9. There is a lot to choose from. (Right now supply is your friend.  When we reach a stable equilibrium, you’ll have fewer choices, which means more competition and less negotiating power.) There is a glut of homes in most of the country. The National Association of Realtors puts the current inventory at around 4 million homes. That’s below last year’s peak, but well above typical levels, and enough for about a year’s worth of sales. More keeping coming onto the market, too, as the banks slowly unload their inventory of unsold properties. That means great choice, as well as great prices.

10. Sooner or later, the market will clear. (Like I just commented, things will even out.  Now is the time to be a buyer if you have the means and it fits with your life plans.) Demand and supply will meet. The population is forecast to grow by more than 100 million people over the next 40 years. That means maybe 40 million new households looking for homes. Meanwhile, this housing glut will work itself out. Many of the homes will be bought. But many more will simply be destroyed–either deliberately, or by inaction. This is already happening. Even two years ago, when I toured the housing slump in western Florida, I saw bankrupt condo developments that were fast becoming derelict. And, finally, a lot of the “glut” simply won’t matter: It’s concentrated in a few areas, like Florida and Nevada.  Unless you live there, the glut won’t have any long-term impact on housing supply in your town.

Rad Pad–Dover Shores Property Offers You A Galaxy of Ammenities


Four bedroom, four bath, 4,000+ square feet homes in Newport Beach are practically ubiquitous in the higher end.  So why is 1368 Galaxy any different?  I give this property the “Rad Pad” title for the following reasons:

The lot:  At approximately 11,500 feet, the lot allows for a large single level home on the front row of Dover Shores bluff, just down from Galaxy Park.  Many other lots in the neighborhood are as large or larger, but it’s rare that one in this location comes on the market.  It faces the Back Bay with views of Fashion Island, Newport Harbor, and Catalina Island.

The yard:  From the curb one has no idea what lies beyond the entry gate.  A large central courtyard houses a pool and Jacuzzi with plenty of sun and deck space.  Off to the side of the garage is a 1/2 court basketball hoop.  On the view side is a deeper than normal yard with terrific landscape & hardscape with lawn areas and outdoor lounge & dining area, fireplace, and BBQ.  All this and the view too.

The design:  Local designer Michael McCullough crafted an open floorplan with walls of glass that open to the yard.  Large rooms with great entertaining space, plus a more intimate and masculine bar/billiards room make for a fun hangout without feeling stuffy.

Beach & Bay access:  Living on Galaxy allows one access to the Dover Shores canal beaches.  The private beaches have picnic and BBQ facilities, tot lots, sand volleyball courts, and of course the beach from which to launch your kayak, SUP, or craft of choice.

*Note:  This listing courtesy of Tim Carr Group.

Neighborhood Spotlight—Seaview in Newport Beach

Catalina & Fashion Island views from 2009 Yacht Vigilant

Description: Seaview is arguably the most affordable Newport Beach address for single-family ocean view homes.  Neighboring view communities such as Harbor View Hills South and Spyglass typically command higher prices because of their larger average square footages, lot size, and proximity to the beach.  As you move up the hill to Newport Coast, views become more distant and homeowner’s associations combined with Mello Roos taxes add to the cost of living.  Seaview’s dues are a reasonable $300/month, which pay for a 24-hour guard gate, slope and common area gardening & maintenance, plus the pool/spa and tennis courts.  In 2010 the pool and spa was extensively renovated.  The neighborhood association offers great value.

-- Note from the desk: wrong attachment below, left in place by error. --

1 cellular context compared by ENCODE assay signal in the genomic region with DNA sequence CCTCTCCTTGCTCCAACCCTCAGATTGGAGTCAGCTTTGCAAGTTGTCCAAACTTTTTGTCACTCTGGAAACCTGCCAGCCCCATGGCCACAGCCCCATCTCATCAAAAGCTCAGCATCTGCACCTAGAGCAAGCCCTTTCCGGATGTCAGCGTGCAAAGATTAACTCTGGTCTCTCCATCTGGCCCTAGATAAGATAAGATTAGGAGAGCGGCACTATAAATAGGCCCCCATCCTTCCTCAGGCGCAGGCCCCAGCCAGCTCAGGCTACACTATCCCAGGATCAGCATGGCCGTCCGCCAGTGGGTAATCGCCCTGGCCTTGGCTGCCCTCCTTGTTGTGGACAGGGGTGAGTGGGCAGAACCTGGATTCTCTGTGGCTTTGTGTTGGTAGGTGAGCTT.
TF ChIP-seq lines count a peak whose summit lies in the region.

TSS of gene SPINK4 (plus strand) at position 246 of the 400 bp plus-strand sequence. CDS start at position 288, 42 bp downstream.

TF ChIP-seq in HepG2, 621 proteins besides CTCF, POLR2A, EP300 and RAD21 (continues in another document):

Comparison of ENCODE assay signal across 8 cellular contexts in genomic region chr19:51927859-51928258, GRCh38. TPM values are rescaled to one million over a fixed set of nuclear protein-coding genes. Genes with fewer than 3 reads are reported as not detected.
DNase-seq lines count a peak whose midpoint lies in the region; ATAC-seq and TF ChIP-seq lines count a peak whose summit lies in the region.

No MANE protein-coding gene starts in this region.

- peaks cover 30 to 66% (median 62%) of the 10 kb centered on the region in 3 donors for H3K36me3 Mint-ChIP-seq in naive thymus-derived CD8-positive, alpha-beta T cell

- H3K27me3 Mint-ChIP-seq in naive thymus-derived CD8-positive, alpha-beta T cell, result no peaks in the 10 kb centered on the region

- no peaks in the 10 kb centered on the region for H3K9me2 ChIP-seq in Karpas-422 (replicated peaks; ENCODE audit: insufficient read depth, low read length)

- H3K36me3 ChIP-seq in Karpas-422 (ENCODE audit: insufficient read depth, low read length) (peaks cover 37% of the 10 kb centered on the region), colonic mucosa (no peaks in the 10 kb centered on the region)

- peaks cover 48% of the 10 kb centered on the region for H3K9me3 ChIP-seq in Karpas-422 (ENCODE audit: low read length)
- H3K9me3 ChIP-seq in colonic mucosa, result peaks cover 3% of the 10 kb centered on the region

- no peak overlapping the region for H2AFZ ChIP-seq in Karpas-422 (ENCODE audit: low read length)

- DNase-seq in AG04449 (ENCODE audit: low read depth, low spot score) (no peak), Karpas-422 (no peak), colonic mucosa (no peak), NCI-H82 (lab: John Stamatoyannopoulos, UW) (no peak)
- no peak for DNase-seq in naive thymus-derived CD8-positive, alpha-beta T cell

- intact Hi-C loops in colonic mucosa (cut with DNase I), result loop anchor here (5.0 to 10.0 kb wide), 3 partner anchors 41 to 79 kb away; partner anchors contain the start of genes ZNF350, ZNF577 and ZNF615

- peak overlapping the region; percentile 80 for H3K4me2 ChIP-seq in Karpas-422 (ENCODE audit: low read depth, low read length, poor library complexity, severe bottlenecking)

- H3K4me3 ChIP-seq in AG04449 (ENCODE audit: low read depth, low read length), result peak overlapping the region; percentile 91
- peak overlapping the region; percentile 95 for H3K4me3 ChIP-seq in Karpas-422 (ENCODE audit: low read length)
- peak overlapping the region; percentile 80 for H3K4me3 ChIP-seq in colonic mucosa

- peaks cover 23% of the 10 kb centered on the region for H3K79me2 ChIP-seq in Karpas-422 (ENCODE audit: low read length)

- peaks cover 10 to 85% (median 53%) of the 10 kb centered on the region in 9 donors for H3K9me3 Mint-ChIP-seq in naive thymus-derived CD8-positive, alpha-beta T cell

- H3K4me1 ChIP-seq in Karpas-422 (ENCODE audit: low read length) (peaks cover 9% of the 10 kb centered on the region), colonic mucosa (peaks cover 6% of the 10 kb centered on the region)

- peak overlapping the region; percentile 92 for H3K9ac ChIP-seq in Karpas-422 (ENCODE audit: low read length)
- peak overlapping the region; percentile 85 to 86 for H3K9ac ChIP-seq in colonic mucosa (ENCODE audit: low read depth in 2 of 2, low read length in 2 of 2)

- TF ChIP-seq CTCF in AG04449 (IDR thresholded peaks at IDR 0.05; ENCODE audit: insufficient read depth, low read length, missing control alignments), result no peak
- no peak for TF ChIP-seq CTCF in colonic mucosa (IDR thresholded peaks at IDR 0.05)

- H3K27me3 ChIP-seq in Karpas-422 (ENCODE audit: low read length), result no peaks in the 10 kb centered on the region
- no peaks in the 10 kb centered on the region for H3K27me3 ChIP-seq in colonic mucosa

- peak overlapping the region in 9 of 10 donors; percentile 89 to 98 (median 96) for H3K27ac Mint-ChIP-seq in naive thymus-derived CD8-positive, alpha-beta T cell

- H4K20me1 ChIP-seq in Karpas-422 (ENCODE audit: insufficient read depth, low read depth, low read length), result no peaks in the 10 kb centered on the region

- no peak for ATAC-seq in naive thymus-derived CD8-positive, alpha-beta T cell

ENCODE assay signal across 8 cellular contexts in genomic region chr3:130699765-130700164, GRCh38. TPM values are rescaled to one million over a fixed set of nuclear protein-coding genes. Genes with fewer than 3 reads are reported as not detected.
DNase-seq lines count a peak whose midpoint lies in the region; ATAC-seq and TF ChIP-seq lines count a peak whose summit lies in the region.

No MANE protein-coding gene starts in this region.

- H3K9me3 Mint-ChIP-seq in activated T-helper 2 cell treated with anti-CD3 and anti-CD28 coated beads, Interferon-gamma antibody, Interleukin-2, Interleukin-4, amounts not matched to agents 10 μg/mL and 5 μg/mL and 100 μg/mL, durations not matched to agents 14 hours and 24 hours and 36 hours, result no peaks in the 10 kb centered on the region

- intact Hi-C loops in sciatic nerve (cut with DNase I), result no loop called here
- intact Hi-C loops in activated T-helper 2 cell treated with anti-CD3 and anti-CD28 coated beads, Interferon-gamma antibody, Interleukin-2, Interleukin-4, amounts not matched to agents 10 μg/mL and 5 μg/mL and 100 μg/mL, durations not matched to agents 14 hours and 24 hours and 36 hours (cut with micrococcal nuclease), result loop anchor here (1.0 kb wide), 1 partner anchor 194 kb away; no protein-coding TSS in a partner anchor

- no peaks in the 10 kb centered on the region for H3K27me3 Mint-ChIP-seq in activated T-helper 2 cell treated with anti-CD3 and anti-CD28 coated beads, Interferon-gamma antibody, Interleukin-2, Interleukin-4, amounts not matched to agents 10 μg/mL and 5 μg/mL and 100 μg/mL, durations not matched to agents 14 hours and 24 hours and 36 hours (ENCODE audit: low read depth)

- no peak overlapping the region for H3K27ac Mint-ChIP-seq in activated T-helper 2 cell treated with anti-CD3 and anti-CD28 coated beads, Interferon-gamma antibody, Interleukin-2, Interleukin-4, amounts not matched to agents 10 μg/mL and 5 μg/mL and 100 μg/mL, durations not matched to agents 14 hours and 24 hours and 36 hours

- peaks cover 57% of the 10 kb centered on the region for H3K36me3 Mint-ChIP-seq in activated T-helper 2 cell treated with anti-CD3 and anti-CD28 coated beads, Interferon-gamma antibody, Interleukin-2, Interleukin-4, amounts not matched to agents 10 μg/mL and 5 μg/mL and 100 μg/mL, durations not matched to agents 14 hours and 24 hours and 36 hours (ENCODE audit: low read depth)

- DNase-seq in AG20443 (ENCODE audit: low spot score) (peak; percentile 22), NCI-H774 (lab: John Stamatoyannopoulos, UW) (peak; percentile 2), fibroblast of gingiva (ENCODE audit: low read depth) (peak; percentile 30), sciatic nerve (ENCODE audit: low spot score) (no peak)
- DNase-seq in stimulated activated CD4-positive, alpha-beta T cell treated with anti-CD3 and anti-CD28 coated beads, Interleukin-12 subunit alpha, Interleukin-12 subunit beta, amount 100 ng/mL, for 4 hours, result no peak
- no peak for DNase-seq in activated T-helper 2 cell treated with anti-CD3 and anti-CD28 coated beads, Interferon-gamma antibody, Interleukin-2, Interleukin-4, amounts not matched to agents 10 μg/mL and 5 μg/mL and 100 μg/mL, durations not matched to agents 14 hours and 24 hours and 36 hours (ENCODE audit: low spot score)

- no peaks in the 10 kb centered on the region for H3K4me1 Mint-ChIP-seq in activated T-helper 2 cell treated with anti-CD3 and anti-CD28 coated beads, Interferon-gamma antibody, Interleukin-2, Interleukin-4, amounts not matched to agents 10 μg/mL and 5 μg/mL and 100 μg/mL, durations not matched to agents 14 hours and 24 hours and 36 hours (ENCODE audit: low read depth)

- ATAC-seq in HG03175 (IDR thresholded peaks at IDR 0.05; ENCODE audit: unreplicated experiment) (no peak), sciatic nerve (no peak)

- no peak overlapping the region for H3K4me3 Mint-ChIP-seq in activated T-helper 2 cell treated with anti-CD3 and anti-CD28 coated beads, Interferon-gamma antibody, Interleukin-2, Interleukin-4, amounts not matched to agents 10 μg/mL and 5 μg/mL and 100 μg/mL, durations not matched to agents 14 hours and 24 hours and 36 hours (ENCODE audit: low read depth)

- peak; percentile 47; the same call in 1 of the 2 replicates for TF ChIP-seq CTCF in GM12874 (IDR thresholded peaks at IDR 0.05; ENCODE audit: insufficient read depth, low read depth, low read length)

Seaview homes were built in 1977.  There are approximately 150 homes within its gates.  Five floorplans are available ranging in size from approximately 1,800-2,700+ square feet.  Homes are either 2 bedrooms with a den, or 3 and 4 bedrooms, typically.  Many of the original homes have been expanded and remodeled extensively—a safe investment given the prime location and views.  The development consists of many single-loaded cul-de-sac streets terraced down a hillside.  The parcels are zero lot line, meaning on one side of the home the outer wall acts as the property line.  There are some exceptions.  Even with this feature, homes share no common walls that back to living or sleeping quarters and enjoy significant privacy.  Many homes feature interior courtyards, and all have backyard/patio areas on the view side.  It should be noted that on the lower streets the views are considerably less impressive, and sales prices reflect that. Continue reading “Neighborhood Spotlight—Seaview in Newport Beach”

Anatomy of a Sale: 1521 Mariners Beats the Averages

1521 Mariners Drive in Dover Shores Area

The recent sale of 1521 Mariners Drive exceeded all expectations by beating out some of the most important statistical averages Realtors follow.  Below are the numbers.  We’ll give “The Why” afterwards.

Newport Beach Area 7
Average 1521 Mariners
Days on Market 108 25
Sales Price Per Square Foot $469 $540
Sales Price to List Price Ratio 94.14 96.75

What made the sale?

A number of factors went into this successful sale.  Most important were the following:

The Seller took excellent care of the home, did a tasteful remodel, and always had the property ready to show.  When it hit the market, it made a great first impression.  Marketing materials were ready for distribution of Day 1, NOT a week or two down the road, as is often the case.

The property was priced right to begin with considering the available competition, but more importantly considering the recent sales.  If you get a good price, it had better appraise, so a Seller is smart to be realistic.

The marketing of the property featured excellent photography, promoted the many improvements made by the Seller, and trumpeted the value of the neighborhood and surrounding amenities, schools, etc.

A simple rider on the listing sign drew attention to the 5 bedrooms, which caught the eye of many passers-by.  Buyers love the option to have a guest room, home office, workout room—whatever—without having to buy a home with a lot of additional square footage that drives the price out of range.

The Buyer worked with a lender who could perform in a timely manner.  The Buyer’s qualifications were verified prior to opening escrow.  In today’s difficult lending environment, strong financials and a good loan broker are a requirement for a smooth sale.

Visit www.BixbyResidential.com to view more images of this listing.